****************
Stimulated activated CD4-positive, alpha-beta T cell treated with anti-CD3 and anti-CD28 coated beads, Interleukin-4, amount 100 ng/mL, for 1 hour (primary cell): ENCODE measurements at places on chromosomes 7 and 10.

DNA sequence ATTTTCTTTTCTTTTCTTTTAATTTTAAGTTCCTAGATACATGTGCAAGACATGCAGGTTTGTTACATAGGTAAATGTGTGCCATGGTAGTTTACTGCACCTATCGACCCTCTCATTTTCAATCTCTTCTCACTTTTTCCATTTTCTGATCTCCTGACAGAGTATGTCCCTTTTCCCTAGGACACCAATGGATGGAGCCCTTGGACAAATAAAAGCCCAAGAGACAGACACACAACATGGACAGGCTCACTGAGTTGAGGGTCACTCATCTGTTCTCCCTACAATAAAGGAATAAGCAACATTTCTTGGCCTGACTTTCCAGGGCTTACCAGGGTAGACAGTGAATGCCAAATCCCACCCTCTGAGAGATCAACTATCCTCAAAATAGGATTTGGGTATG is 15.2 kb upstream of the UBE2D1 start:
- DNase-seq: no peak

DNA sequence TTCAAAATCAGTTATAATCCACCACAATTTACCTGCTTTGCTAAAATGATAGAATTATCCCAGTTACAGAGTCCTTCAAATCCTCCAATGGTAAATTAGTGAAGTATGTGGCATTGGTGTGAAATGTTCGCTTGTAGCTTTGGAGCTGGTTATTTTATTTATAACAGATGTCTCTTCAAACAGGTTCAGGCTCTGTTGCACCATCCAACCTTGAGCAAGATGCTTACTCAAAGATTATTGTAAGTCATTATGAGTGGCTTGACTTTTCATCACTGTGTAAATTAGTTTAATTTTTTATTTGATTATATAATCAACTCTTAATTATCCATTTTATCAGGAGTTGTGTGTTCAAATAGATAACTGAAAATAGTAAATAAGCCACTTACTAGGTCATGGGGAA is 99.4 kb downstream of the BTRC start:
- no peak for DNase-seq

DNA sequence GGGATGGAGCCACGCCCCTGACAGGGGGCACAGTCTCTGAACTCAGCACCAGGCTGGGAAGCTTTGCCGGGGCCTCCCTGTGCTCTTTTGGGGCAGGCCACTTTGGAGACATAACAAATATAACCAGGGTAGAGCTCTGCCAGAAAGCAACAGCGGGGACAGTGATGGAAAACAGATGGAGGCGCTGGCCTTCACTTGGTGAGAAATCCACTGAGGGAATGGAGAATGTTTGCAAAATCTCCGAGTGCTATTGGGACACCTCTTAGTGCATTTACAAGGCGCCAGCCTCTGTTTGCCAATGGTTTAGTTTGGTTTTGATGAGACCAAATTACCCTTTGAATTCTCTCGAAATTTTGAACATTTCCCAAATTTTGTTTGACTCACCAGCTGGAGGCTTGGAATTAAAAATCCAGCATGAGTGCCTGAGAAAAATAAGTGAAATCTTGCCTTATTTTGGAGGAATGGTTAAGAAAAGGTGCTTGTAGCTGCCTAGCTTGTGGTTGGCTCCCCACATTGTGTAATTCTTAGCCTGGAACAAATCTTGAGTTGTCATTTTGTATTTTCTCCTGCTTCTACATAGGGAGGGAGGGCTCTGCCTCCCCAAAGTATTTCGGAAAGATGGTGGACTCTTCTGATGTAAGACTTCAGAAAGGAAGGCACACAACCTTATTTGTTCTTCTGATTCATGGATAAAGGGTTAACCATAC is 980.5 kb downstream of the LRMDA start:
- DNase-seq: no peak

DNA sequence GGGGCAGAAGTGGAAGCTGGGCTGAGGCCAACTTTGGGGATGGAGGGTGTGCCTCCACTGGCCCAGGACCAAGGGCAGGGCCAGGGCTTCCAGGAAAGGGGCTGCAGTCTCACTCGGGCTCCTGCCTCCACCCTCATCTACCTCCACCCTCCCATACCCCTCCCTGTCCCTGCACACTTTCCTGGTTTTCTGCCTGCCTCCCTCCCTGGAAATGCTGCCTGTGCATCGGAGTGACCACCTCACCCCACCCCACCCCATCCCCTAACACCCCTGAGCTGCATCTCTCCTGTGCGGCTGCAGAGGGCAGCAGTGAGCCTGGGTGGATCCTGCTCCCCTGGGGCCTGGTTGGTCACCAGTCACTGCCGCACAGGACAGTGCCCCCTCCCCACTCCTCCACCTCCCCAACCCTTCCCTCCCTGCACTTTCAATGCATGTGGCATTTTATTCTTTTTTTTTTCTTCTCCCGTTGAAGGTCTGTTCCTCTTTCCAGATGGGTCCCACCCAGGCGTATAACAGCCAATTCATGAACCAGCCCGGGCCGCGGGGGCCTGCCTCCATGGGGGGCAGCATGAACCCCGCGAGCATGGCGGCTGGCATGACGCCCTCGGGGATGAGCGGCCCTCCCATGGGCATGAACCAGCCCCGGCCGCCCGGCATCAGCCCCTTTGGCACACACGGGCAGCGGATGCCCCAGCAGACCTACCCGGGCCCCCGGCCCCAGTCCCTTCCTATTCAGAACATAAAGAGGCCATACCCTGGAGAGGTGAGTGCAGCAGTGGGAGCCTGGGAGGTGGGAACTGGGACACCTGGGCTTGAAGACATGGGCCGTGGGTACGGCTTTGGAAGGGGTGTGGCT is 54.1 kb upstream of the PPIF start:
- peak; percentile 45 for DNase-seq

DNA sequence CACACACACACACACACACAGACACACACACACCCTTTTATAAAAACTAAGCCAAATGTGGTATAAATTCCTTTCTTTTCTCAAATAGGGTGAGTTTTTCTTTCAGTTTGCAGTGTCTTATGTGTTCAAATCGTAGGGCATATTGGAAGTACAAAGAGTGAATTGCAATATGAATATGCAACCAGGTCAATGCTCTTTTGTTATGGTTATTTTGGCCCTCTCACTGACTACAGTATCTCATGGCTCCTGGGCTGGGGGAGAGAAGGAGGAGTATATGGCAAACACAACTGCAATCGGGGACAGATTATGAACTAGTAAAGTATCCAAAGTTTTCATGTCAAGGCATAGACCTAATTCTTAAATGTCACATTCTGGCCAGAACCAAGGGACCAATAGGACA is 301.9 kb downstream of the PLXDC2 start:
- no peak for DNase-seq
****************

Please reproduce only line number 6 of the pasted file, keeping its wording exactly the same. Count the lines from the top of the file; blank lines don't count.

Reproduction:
DNA sequence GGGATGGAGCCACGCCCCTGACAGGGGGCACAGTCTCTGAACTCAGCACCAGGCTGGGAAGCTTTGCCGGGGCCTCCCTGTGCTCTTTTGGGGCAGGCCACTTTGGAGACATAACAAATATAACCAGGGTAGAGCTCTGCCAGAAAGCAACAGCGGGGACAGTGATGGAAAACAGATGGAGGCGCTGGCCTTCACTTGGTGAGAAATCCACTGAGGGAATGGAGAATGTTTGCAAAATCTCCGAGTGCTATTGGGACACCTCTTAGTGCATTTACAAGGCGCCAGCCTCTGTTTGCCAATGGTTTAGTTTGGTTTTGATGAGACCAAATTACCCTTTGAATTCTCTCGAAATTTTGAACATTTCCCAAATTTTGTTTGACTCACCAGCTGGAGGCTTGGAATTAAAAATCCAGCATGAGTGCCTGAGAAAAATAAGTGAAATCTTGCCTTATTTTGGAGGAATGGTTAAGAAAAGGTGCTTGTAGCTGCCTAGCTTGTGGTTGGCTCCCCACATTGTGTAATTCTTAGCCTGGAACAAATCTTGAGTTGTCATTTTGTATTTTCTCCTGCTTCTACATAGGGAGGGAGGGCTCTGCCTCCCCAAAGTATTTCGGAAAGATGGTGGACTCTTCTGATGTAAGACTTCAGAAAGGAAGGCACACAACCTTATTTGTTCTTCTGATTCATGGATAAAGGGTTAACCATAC is 980.5 kb downstream of the LRMDA start: